already known to crash when a data packet arrives with either ECT(0) already known to crash when a data packet arrives with either ECT(0)
or ECT(1)), but we have not conducted any measurement studies of this or ECT(1)), but we have not conducted any measurement studies of this
[F07]. [F07].
Congestion collapse: Congestion collapse:
Because TCP SYN/ACK packets carrying an ECT codepoint could be ECN- Because TCP SYN/ACK packets carrying an ECT codepoint could be ECN-
marked instead of dropped at an ECN-capable router, the concern is marked instead of dropped at an ECN-capable router, the concern is
whether this can either invoke congestion, or worsen performance in whether this can either invoke congestion, or worsen performance in
highly congested scenarios. However, after learning that a SYN/ACK highly congested scenarios. However, after learning that a SYN/ACK
packet was ECN-marked, the sender of that packet will only send one packet was ECN-marked, the responder will only send one data packet;
data packet; if this data packet is ECN-marked, the sender will then if this data packet is ECN-marked, the responder will then wait for a
wait for a retransmission timeout. In addition, routers are free to retransmission timeout. In addition, routers are free to drop rather
drop rather than mark arriving packets in times of high congestion, than mark arriving packets in times of high congestion, regardless of
regardless of whether the packets are ECN-capable. When congestion whether the packets are ECN-capable. When congestion is very high
is very high and a router's buffer is full, the router has no choice and a router's buffer is full, the router has no choice but to drop
but to drop rather than to mark an arriving packet. rather than to mark an arriving packet.
The simulations reported in Appendix A show that even with demanding The simulations reported in Appendix A show that even with demanding
traffic mixes dominated by short flows and high levels of congestion, traffic mixes dominated by short flows and high levels of congestion,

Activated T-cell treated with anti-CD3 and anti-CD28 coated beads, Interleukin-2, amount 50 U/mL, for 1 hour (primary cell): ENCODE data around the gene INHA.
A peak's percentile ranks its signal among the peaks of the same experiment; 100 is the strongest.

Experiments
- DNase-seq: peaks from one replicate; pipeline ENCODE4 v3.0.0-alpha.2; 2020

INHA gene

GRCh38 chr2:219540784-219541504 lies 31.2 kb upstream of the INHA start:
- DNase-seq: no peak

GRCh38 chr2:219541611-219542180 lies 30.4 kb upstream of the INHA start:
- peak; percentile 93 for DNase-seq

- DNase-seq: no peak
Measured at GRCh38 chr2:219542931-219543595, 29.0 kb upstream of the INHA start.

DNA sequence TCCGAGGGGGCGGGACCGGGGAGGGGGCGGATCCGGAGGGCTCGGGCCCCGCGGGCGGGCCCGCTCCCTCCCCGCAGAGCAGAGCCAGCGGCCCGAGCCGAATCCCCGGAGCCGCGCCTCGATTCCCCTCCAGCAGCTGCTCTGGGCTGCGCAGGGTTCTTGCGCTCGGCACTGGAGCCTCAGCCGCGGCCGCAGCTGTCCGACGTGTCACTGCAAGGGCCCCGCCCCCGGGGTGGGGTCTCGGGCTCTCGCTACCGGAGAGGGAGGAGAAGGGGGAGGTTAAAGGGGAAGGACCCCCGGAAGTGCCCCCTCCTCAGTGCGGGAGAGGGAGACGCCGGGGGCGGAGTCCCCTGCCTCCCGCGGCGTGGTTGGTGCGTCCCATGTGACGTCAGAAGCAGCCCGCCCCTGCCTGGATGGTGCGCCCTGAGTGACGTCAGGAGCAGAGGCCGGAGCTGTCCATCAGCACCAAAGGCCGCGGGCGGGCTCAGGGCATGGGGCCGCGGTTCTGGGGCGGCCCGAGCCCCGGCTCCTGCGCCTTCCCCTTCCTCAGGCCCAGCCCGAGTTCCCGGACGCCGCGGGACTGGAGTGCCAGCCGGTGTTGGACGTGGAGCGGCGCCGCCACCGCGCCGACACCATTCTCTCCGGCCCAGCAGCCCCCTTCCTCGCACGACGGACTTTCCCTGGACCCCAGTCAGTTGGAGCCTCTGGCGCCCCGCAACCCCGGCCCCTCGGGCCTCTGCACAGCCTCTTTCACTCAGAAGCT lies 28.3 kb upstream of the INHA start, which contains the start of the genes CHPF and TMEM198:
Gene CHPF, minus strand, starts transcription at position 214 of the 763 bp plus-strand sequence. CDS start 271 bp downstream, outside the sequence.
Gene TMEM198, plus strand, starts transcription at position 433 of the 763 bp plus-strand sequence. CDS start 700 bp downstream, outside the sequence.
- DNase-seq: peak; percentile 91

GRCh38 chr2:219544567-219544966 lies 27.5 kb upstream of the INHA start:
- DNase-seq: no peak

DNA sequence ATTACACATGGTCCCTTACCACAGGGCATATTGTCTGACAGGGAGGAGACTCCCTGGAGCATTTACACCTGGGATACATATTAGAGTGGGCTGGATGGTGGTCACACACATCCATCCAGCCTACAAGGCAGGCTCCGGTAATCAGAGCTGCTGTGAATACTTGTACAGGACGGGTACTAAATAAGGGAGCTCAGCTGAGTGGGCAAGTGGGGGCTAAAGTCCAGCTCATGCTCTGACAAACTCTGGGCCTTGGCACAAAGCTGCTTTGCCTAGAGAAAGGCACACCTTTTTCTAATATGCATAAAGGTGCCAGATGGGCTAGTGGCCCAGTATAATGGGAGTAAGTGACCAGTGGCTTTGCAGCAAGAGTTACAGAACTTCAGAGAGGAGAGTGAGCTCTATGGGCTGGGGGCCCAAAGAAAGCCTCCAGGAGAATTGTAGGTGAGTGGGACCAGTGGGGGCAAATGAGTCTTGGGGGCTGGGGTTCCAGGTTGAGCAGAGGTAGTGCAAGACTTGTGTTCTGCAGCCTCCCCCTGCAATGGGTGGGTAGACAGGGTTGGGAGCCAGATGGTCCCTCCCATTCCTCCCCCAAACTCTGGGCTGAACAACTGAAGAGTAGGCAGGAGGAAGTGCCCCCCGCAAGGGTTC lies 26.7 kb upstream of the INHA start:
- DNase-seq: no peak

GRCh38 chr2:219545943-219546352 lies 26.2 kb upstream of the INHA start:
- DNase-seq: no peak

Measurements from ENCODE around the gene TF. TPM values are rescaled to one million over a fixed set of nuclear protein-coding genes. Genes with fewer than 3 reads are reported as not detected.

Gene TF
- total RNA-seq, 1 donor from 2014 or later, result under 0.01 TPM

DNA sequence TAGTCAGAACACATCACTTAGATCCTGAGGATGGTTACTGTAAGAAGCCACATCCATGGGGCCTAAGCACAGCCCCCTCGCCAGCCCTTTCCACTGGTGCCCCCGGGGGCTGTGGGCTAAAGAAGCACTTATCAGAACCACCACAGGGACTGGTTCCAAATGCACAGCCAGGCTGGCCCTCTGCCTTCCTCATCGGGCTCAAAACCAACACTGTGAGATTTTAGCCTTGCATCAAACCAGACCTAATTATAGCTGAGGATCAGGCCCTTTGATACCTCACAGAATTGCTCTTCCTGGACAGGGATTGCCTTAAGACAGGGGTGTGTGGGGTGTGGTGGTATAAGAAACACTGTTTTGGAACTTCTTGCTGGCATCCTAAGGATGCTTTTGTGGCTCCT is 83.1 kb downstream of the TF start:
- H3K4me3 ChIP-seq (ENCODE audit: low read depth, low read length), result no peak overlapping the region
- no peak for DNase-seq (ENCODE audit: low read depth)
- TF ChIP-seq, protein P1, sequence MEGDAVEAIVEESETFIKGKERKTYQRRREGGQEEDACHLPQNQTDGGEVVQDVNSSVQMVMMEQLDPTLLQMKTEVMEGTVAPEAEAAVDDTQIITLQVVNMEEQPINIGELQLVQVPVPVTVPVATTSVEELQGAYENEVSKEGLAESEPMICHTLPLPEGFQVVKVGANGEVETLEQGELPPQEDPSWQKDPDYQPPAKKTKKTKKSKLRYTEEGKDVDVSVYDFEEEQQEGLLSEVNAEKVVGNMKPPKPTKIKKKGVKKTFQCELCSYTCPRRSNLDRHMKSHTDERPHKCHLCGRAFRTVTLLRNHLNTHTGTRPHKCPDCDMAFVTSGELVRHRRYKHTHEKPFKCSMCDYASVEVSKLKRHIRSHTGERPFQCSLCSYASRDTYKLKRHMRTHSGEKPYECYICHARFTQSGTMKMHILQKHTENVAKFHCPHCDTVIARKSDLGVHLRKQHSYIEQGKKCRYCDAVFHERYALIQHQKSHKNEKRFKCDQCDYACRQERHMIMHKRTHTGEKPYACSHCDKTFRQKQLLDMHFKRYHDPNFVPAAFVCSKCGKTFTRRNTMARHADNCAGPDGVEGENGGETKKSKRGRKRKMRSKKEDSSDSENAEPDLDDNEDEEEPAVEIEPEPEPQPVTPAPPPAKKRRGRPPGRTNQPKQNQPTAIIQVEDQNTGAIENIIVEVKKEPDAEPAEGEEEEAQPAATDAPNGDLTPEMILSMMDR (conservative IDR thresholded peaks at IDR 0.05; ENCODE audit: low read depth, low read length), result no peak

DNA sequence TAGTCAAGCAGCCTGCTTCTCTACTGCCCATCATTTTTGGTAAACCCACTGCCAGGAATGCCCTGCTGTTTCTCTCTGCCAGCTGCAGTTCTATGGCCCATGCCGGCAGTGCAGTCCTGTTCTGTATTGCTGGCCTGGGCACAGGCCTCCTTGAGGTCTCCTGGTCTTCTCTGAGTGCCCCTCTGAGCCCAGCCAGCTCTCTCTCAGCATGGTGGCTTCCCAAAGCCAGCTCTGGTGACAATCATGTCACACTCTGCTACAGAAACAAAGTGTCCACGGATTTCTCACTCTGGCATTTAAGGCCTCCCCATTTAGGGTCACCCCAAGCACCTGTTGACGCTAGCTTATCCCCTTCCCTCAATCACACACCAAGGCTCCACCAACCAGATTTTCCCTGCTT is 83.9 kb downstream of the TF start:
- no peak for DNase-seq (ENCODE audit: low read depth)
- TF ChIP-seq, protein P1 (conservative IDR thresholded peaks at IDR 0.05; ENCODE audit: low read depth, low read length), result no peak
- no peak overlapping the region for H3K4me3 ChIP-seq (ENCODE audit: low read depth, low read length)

the aggregate packet dropping rates are not significantly different the aggregate packet dropping rates are not significantly different
with Standard ECN, ECN+ with NoWaiting, or ECN+ with Waiting. In with Standard ECN, ECN+ with NoWaiting, or ECN+ with Waiting. In
particular, the simulations show that in periods of very high particular, the simulations show that in periods of very high
congestion the packet-marking rate is low with or without ECN+, and congestion the packet-marking rate is low with or without ECN+, and
the use of ECN+ does not significantly increase the number of dropped the use of ECN+ does not significantly increase the number of dropped
or marked packets. or marked packets.
skipping to change at page 17, line 20 skipping to change at page 17, line 7
the server to more appropriately adjust the initial load it places on the server to more appropriately adjust the initial load it places on
the network. the network.
Future work will address the more general question of adding ECN- Future work will address the more general question of adding ECN-
Capability to relevant handshake packets in other protocols that use Capability to relevant handshake packets in other protocols that use
retransmission-based reliability in their setup phase (e.g., SCTP, retransmission-based reliability in their setup phase (e.g., SCTP,
DCCP, HIP, and the like). DCCP, HIP, and the like).
9. Acknowledgements 9. Acknowledgements
We thank Anil Agarwal, Mark Allman, Wesley Eddy, Janardhan Iyengar, We thank Anil Agarwal, Mark Allman, Remi Denis-Courmont, Wesley Eddy,
and Pasi Sarolahti for feedback on earlier versions of this draft. Alfred Hoenes, Janardhan Iyengar, and Pasi Sarolahti for feedback on
earlier versions of this draft.
A. Report on Simulations A. Report on Simulations
This section reports on simulations showing the costs of adding ECN+ This section reports on simulations showing the costs of adding ECN+
in highly-congested scenarios. This section also reports on in highly-congested scenarios. This section also reports on
simulations for a comparative evaluation between ECN+ with NoWaiting simulations for a comparative evaluation between ECN+ with NoWaiting
and ECN+ with Waiting. and ECN+ with Waiting.
The simulations are run with a range of file-size distributions. As The simulations are run with a range of file-size distributions. As